[haiku-development] Re: Access Control Lists

  • From: pete.goodeve@xxxxxxxxxxxx
  • To: haiku-development@xxxxxxxxxxxxx
  • Date: Thu, 8 Apr 2010 14:08:24 -0700

On Thu, Apr 08, 2010 at 10:40:23AM -0400, PHilip RUshik wrote:
> On Thu, Apr 8, 2010 at 10:33 AM, Daniel Dean <dhdean@xxxxxxxxx> wrote:
> 
> > This may sound like a naive question but is there any interest in
> > optimizing Haiku as a single-user system?  Is there any advantage to
> > single-user other than permissions irreverance?
> >
> >
> I love the fact that it is single-user, no one else ever touches my
> computer, and most other people I know that use windows use only one user.
> In Linux I have to type sudo about 700 times a day, I configured visudo so
> that I never need to enter a password, but it is still annoying. So yes,
> there is some interest. I do realize that Haiku being multi-user would open
> up lots of new possibilities, and thats probably the direction that it needs
> to be going, but I like single-user.
> I am interested in single-user, many others will not share my opinion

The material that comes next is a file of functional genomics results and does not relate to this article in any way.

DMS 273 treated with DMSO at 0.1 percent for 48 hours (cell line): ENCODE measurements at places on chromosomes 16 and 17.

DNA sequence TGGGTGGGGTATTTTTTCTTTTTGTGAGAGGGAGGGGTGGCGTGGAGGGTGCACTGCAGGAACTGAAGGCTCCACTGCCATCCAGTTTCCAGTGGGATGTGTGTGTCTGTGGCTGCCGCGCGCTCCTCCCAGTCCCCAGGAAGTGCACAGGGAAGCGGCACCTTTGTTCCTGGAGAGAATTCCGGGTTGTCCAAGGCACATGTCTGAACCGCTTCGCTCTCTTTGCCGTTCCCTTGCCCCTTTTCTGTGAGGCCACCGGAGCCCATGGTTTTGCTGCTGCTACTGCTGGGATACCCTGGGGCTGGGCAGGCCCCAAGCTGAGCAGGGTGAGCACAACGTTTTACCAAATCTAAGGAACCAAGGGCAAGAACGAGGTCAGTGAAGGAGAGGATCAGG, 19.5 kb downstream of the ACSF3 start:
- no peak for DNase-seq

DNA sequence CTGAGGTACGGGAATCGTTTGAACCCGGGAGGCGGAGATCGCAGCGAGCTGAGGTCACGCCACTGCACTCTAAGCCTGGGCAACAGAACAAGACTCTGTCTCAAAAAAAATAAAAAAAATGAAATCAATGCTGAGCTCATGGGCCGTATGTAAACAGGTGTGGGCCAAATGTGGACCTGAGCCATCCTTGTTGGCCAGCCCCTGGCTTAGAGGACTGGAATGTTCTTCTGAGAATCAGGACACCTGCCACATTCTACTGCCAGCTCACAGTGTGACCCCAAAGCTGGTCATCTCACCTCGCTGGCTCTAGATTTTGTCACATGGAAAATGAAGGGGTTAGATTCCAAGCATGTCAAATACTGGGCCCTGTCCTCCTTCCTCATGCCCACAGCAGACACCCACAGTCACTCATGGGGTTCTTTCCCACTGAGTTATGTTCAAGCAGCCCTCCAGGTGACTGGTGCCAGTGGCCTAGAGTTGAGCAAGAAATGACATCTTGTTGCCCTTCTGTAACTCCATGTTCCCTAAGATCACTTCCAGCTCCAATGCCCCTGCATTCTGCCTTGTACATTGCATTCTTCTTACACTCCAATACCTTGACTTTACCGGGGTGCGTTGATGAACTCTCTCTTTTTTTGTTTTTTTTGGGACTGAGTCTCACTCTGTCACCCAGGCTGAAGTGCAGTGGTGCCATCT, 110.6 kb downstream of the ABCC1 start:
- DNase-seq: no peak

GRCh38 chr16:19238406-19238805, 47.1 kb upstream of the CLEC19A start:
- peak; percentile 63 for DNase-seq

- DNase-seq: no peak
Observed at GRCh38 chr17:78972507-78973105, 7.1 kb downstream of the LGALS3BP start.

> though.

Count me as another who is seriously underwhelmed by the idea of
multi-user.  Virtually every (non-server) machine I've ever worked on
has been pretty much single-user.  For the student machines (Windows)
in the teaching lab at UCB, it was useful to have an admin level, but
the students themselves didn't have individual accounts -- they just
started up the machine and it would log them into the student account
automatically.

My home Linux machine is also of course set up to log me in automatically
(with a firewall against outside access), but it doesn't get turned on
nearly as much as my BeOS one, partly because the multi-user-ness gets
in the way.

The trend seems to be to smaller, personal, machines, anyway. (Possibly
with a lot of apps hived off to a central server somewhere, but myself
I'm not too keen on that idea, either!)

Security I see as separate from multi-user.  Certainly we need protection
from malicious remote access, but Haiku/BeOS already has that, no?
And if someone's using a Haiku laptop for sensitive stuff, I guess there
ought to be a way of password-protecting all access to data on it, but
I don't want that inflicted on me (except where I might keep a bank
password or something).

Seems to me, when looking to the future, we should be thinking about
better *personal* interaction (iPad?).  I'd imagine that in a few
years any OS without multitouch will be seen as terribly old-fashioned...

                -- Pete --


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